Initial delivery of S-400 systems by air to continue until July 23

Initial delivery of S-400 systems by air to continue until July 23

Sevil Erkuş - ANKARA
Initial delivery of S-400 systems by air to continue until July 23

The initial delivery of the Russian S-400 defense missile systems by air will continue until July 23 for parts of the Russian batteries, its launchers and the electronic equipment of radar systems, which will enable the final integration of the missiles when they arrive in Turkey, a Turkish official has told Hürriyet Daily News.

The 13th plane arrived in Turkey on July 17 to deliver components of the long-range air defense systems.  The missiles are planned to be dispatched by sea, according to a military source, Russia’s state-run TASS news agency reported.

Turkey on July 12 received the first shipment of the Russian S-400 air defense systems. Since then, cargo flights from Russia have been arriving on Mürted Air Base in the capital Ankara.

The deployment of the first batch of the systems will be completed by the end of the year and total deployment will finalize until April 2020, President Recep Tayyip Erdoğan had said earlier.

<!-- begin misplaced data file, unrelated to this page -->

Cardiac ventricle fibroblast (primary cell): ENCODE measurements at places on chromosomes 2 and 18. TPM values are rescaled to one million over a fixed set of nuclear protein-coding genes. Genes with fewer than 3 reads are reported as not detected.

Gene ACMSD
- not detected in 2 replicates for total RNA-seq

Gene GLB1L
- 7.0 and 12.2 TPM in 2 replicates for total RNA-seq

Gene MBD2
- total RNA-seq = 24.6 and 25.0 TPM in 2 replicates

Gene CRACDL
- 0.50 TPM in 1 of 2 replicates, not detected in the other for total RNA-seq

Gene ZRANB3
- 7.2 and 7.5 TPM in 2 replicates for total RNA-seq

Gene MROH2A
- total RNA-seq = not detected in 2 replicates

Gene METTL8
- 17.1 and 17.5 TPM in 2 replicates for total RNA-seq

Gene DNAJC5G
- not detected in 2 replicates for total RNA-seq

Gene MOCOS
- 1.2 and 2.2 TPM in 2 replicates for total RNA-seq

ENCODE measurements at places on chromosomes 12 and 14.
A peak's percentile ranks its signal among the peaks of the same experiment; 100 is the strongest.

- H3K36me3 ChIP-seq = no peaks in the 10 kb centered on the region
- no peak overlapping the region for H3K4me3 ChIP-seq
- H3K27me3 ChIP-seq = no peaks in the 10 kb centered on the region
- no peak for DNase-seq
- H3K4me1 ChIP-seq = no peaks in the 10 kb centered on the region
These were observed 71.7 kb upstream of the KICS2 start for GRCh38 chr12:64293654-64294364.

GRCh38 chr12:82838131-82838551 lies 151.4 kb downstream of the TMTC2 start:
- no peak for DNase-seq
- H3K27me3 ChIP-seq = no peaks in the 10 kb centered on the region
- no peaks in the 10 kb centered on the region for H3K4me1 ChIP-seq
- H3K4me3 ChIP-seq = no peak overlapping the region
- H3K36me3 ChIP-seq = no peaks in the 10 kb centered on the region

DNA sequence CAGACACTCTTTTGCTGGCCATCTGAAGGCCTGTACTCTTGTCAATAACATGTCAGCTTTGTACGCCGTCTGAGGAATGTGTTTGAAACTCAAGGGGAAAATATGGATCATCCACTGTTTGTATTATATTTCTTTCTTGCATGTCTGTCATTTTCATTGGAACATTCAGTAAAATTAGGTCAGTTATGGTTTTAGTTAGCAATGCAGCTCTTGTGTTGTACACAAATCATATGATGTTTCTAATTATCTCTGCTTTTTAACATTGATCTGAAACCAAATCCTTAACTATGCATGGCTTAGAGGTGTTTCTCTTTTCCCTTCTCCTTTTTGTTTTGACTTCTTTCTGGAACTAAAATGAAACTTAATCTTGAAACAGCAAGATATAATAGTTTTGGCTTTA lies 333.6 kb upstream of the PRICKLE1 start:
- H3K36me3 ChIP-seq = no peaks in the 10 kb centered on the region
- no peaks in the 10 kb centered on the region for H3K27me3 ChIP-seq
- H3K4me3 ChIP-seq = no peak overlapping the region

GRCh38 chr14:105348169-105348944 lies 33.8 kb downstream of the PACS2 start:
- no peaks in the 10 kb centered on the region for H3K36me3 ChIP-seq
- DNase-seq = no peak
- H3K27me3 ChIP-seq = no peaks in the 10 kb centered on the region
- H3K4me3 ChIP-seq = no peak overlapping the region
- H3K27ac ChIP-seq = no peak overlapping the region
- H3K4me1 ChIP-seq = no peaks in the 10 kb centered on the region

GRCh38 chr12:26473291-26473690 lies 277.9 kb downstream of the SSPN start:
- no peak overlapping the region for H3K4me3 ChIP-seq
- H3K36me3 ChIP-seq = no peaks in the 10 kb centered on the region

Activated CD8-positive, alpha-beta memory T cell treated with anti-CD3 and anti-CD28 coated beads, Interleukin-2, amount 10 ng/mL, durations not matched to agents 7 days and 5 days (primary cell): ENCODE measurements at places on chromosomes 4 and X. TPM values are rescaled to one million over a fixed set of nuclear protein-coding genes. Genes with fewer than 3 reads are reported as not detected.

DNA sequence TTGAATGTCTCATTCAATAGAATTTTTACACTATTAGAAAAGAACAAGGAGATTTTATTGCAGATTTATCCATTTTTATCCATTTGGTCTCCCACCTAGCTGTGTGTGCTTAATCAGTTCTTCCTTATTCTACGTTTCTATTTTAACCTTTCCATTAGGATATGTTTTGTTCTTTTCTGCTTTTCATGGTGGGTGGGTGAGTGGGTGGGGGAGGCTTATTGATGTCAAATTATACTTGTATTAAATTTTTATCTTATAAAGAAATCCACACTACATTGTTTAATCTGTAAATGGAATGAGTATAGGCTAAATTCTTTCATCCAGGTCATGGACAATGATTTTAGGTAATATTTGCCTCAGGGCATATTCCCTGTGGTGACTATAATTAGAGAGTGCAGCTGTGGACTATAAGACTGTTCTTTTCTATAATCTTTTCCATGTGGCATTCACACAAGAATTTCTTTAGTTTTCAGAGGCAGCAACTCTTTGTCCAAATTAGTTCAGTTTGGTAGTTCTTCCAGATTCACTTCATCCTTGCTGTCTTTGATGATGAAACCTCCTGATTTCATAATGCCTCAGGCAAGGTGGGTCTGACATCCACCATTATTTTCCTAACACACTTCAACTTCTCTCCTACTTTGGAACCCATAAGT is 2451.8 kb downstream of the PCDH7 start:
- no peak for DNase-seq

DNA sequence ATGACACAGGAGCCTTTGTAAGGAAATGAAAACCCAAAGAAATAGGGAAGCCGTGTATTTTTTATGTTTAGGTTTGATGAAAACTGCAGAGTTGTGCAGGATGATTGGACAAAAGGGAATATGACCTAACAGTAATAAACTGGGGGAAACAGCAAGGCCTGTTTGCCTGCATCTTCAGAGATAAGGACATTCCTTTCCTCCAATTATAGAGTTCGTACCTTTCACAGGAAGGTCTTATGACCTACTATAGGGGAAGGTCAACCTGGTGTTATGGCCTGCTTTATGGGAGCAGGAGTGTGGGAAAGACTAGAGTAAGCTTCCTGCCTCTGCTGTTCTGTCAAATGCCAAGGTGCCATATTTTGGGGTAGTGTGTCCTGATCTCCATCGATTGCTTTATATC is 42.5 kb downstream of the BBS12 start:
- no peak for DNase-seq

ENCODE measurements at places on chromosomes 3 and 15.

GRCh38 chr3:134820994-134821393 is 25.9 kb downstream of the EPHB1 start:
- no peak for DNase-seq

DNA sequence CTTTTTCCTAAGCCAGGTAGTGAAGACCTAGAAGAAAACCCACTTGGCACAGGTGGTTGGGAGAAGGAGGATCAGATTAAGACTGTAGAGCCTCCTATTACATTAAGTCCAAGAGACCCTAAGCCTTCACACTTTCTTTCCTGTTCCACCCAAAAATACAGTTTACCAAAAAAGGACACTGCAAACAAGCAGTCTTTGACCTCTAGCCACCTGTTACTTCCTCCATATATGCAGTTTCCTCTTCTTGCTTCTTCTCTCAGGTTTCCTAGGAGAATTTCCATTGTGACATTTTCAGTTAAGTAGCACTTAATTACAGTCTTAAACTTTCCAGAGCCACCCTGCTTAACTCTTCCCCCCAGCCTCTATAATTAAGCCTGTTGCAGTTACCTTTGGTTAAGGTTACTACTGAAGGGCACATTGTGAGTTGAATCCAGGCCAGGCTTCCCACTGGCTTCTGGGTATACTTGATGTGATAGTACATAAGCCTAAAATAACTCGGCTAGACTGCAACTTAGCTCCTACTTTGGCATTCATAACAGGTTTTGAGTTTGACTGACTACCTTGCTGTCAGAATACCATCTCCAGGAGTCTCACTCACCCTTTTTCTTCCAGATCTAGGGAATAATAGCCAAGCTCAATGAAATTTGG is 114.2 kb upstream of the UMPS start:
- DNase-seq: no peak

Talks over the S-400 systems between Ankara and Moscow commenced in November 2016.

Turkish President Recep Tayyip Erdoğan in September 2017 announced that Turkey and Russia signed an agreement regarding the procurement of the S-400s.

Tensions between the United States and Turkey have escalated in recent months over the purchase of the Russian-made S-400s, which Washington has said will jeopardize Turkey’s role in the F-35 fighter jet program and could trigger sanctions.

Following protracted efforts to purchase an air defense system from the United States with no success, Ankara decided in 2017 to purchase the Russian system.

U.S. officials urged Turkey to buy U.S. Patriot missiles, arguing S-400s would be incompatible with NATO systems and expose the F-35s to possible Russian subterfuge.

Washington has warned Turkey that moving forward with the purchase would trigger sanctions under the Countering American Adversaries Through Sanctions Act, or CAATSA, which was passed in 2017 to impose sanctions on Iran, North Korea and Russia and combat those countries’ influences across the globe.

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